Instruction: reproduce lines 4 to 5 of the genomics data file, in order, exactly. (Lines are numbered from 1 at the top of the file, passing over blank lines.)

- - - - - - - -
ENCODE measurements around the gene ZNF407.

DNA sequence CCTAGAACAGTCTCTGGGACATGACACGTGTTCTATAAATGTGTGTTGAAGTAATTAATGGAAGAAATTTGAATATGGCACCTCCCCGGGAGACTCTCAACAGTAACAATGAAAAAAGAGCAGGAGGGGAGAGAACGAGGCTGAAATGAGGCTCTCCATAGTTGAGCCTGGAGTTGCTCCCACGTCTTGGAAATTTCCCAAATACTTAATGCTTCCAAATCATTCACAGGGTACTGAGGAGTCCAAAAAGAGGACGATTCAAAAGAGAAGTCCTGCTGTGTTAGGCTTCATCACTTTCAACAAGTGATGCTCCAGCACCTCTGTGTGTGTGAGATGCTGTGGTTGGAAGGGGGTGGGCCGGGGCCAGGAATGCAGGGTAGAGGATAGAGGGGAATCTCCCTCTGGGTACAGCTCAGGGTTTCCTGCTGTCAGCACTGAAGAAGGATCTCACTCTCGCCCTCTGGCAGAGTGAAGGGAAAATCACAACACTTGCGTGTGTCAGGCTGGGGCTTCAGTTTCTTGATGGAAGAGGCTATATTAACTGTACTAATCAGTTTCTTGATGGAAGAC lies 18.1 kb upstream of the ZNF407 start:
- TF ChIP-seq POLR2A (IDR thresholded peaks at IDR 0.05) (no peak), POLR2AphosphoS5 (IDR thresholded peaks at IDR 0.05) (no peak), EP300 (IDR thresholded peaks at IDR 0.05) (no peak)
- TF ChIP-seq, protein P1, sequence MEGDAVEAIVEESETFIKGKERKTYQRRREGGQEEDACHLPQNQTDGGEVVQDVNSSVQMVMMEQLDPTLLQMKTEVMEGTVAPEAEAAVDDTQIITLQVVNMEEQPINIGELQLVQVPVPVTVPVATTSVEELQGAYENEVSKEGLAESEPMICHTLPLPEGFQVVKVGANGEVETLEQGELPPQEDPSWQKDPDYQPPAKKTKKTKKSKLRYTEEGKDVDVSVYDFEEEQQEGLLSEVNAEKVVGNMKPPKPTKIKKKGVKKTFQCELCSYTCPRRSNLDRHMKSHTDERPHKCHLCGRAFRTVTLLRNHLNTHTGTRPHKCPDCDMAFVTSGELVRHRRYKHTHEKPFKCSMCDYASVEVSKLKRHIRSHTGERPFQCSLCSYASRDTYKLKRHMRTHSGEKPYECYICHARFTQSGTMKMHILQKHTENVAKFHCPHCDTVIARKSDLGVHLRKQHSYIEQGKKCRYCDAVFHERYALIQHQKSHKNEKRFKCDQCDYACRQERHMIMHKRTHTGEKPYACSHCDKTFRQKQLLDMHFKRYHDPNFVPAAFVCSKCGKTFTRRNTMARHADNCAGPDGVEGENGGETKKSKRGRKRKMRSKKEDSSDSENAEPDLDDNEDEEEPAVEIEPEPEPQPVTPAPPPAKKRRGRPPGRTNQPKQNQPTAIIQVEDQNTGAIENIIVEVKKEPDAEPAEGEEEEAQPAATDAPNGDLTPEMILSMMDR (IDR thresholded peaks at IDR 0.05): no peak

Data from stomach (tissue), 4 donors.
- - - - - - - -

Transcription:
- TF ChIP-seq, protein P1, sequence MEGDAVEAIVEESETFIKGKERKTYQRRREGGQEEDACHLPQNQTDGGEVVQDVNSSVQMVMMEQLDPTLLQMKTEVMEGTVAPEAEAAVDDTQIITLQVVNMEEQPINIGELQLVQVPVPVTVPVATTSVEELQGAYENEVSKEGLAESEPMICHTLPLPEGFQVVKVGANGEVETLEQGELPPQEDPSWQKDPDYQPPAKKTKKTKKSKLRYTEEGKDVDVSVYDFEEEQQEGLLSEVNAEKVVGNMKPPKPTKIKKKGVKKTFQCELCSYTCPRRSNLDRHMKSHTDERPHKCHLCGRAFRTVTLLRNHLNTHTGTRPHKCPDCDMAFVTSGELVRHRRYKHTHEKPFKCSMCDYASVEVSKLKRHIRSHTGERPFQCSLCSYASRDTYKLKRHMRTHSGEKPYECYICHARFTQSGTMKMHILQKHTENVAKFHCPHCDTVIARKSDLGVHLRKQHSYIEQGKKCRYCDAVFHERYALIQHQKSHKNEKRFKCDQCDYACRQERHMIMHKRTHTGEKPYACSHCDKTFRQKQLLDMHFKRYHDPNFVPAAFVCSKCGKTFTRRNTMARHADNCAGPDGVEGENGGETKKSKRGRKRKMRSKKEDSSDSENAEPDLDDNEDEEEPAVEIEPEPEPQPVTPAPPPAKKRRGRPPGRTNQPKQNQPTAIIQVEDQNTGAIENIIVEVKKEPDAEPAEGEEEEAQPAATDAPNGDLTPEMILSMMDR (IDR thresholded peaks at IDR 0.05): no peak

Data from stomach (tissue), 4 donors.